There can be several explanations for why your period may be late. From pregnancy to menopause as well as interference with glands that regulate hormone levels and problems with your reproductive organs.
The brain produces a hormone known as Follicle Stimulating Hormone. It helps the ovaries produce follicles and facilitates ovulation. As the follicles become large they secrete oestrogen which in turn thickens the lining of the uterus (womb) in preparation for pregnancy.
In the absence of pregnancy, the ovaries stop producing hormones. Hence the lining of the womb has no more hormonal support – a bit like grass not being watered and fertilised. As a result, the lining of the womb sheds with a mixture of blood; coming out of the uterus, via the cervix into the vagina – a period.
Women who have missed at least three periods in a row are diagnosed with a condition called amenorrhea. This is the medical term for the absence of menstruation. It is recommended women seek advice from their GP or gynaecologist if they experience this issue. When amenorrhea is properly identified and treated a period will usually return.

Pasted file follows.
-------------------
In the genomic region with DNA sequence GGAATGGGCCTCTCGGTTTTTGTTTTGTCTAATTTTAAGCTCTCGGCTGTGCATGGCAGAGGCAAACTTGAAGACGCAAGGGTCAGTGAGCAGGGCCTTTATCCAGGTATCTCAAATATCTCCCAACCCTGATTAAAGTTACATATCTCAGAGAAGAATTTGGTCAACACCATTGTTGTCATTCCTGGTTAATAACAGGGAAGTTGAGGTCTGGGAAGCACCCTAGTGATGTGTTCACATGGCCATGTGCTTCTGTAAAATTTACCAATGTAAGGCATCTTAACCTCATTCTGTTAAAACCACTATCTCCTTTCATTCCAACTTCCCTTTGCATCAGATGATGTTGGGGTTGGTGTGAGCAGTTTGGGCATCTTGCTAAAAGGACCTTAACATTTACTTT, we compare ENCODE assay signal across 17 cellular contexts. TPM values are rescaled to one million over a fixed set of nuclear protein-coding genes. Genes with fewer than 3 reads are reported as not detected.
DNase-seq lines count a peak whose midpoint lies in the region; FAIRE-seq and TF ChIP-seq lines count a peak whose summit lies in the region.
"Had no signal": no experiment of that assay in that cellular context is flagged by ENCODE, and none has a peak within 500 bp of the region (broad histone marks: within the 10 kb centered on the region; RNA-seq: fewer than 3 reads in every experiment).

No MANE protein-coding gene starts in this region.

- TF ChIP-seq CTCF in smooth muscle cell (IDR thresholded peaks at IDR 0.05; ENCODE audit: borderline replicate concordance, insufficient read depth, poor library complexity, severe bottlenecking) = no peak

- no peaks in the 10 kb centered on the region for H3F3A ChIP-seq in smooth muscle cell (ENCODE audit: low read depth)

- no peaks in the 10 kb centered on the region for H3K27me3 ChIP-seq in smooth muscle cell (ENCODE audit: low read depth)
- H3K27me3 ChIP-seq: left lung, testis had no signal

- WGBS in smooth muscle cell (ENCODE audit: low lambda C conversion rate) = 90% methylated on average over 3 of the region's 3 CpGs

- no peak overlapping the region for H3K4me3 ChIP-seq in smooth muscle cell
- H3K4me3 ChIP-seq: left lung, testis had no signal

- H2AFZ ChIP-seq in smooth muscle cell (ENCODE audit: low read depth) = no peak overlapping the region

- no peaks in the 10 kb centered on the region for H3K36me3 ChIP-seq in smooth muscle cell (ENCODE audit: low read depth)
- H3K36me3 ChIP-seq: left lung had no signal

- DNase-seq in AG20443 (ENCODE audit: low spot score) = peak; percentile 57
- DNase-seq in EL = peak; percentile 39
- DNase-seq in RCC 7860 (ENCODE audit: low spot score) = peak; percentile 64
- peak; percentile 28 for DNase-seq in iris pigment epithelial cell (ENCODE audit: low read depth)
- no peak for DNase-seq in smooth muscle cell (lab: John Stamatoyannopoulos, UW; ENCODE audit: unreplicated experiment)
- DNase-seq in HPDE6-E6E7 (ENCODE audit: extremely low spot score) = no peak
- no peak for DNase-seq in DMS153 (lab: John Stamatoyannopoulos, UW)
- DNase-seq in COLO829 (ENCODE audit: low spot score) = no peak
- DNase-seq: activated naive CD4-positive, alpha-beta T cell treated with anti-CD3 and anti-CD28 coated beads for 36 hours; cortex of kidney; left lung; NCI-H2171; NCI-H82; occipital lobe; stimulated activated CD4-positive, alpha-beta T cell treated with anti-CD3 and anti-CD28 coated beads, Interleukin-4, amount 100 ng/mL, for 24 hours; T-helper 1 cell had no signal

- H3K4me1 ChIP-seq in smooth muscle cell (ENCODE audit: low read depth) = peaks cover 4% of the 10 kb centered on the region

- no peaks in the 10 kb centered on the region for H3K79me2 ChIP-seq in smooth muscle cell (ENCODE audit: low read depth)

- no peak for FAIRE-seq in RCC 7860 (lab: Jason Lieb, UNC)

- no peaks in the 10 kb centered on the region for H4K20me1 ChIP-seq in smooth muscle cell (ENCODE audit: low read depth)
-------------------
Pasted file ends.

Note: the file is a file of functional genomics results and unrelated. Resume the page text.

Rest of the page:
If other women in your family have experienced amenorrhea, you may have inherited a predisposition for the problem.
If a woman’s periods are becoming irregular or absent, it is important to see a gynaecologist to establish the cause and help reverse it. In some cases, this may be a simple as dietary and lifestyle changes, through to medication or surgery.